China and Hong Kong Cooperate on Transfer Pricing

May 18, 2010 Taxation in ChinaTaxation in Hong Kong

Hong KongThe Hong Kong Inland Revenue Department (IRD) and the State Administration of Taxation (SAT) of the People’s Republic of China recently held a public conference, where both administrations demonstrated a commitment to collaborating on issues surrounding transfer pricing (TP) and associated taxation matters. The conference was intended to provide insights into both administrations’ legislative perspectives and increase certainty surrounding transfer pricing and tax avoidance issues for cross-border business.

At the conference the IRD emphasized its acceptance and attempts to closely follow the Organization for Economic Cooperation and Development’s (OECD) Transfer Pricing Guidelines for assessing and reviewing clients’ TP arrangements and methods. The SAT added that it has been actively leading emerging economies in a number of United Nations (UN) organized TP development initiatives, such as the UN Practical Manual on Transfer Pricing. Both jurisdictions also highlighted their continued efforts to increase Government transfer pricing expertise through continued training and international knowledge sharing.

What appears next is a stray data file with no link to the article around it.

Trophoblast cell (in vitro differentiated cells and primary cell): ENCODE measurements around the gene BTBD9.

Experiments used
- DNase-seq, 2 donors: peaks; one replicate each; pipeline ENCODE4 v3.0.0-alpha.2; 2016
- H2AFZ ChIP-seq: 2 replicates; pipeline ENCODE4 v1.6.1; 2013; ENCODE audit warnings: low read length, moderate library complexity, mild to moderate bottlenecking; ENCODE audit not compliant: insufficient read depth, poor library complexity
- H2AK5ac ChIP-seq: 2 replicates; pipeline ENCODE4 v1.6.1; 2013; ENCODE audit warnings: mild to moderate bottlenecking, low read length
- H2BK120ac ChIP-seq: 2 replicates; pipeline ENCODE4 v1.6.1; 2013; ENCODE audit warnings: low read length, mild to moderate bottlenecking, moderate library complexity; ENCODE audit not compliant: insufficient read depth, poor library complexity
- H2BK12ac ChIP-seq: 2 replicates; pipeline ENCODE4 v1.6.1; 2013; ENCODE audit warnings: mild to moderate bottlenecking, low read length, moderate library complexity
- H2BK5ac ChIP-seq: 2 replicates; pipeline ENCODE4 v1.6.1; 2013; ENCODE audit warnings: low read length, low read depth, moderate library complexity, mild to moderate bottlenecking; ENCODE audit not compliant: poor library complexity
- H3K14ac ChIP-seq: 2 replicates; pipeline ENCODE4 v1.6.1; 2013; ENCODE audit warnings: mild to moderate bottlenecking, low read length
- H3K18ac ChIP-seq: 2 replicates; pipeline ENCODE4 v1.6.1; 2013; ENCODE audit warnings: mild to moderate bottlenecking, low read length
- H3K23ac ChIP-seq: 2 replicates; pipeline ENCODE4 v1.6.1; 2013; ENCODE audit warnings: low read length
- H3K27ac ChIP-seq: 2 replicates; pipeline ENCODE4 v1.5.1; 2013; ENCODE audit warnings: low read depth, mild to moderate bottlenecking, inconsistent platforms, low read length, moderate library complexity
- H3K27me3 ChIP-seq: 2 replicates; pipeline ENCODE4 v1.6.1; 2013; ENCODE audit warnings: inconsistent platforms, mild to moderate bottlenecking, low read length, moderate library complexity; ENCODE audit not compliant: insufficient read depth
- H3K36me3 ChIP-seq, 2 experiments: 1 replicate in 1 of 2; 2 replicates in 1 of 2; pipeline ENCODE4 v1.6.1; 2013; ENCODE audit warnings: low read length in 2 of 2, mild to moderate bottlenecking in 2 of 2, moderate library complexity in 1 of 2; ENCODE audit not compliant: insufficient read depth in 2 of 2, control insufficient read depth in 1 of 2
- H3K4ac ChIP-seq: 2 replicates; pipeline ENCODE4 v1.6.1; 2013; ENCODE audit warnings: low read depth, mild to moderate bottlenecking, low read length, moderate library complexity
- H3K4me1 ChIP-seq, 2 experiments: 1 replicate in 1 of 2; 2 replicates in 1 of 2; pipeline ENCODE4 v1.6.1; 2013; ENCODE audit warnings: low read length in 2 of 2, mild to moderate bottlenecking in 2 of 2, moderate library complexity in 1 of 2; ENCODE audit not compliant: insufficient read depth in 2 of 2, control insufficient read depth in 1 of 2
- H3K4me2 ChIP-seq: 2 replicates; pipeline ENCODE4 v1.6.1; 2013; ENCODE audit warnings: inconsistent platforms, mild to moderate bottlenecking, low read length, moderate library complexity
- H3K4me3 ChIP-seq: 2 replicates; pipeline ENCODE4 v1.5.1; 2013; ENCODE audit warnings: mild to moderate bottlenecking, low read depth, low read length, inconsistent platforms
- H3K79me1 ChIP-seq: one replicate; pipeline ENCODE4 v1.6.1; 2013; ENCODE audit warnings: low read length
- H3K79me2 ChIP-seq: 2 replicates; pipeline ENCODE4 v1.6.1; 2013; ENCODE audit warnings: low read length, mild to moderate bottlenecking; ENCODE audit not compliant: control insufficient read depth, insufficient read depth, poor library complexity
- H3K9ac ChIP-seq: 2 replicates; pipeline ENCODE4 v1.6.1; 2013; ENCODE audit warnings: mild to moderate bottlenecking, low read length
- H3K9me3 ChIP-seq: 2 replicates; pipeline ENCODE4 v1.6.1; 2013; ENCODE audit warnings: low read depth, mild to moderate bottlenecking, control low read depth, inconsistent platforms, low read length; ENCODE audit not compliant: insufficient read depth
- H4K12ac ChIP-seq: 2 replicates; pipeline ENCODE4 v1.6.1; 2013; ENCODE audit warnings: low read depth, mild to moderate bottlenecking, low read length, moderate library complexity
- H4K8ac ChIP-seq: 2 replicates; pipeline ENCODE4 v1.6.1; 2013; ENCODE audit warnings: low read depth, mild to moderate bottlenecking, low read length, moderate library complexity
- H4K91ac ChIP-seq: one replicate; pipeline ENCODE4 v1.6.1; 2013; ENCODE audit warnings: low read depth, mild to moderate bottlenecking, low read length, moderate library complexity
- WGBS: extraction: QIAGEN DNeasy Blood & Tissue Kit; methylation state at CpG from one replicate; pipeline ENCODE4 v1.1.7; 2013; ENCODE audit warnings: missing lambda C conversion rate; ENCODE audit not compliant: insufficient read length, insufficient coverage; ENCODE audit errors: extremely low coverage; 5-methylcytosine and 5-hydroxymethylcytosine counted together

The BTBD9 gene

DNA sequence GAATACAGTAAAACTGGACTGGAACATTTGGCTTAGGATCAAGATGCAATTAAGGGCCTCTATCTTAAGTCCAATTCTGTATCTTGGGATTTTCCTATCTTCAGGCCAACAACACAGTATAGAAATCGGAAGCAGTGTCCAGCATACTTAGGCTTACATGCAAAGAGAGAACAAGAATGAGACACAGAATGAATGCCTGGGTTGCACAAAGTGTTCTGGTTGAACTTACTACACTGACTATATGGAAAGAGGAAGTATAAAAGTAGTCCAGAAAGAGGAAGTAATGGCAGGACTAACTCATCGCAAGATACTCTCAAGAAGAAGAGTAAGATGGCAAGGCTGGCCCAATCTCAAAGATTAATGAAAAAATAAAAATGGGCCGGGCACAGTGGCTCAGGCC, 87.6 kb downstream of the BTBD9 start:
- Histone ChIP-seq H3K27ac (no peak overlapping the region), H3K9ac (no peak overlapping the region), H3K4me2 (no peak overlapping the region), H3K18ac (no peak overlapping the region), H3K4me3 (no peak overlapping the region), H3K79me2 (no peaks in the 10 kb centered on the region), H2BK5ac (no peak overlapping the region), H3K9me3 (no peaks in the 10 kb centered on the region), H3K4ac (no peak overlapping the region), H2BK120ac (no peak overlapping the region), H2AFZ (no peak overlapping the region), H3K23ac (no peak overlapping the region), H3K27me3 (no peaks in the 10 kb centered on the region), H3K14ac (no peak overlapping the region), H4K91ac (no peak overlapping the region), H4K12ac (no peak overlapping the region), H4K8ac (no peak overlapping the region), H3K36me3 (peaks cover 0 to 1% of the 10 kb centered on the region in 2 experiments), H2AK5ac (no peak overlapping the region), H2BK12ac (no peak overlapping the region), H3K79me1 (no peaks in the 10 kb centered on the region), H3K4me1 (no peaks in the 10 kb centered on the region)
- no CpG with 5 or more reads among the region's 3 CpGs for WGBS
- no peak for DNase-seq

Both the SAT and IRD spoke about perceived technical ambiguities in their respective legislation. The IRD emphasized its stance on the non-deductibility of retrospective payments made as a result of TP adjustments carried out during the year. The SAT, along with the IRD, confirmed that it will regard entity branches and overseas permanent establishments as separate entities in regards to TP. The IRD reiterated that it will apply TP laws to not only international transactions but also domestic related party transactions. Conversely, SAT stated that it is currently in the process of implementing more stringent domestic transfer pricing regulations. Both parties also announced their full endorsement towards the use of the OSIRIS database, a source of detailed information on large listed and unlisted international companies, by taxpayers and tax officials in analysis of TP procedures.

The SAT mentioned the possibility of expanding the two economies’ current Double Taxation Agreement (DTA) to include provisions for a bilateral Advance Pricing Agreement. Although the IRD stated that it is not yet in the capacity to adequately facilitate such an agreement, but is open to receive any advance ruling applications for the purposes of TP legislation.

Photo by Arno_BOP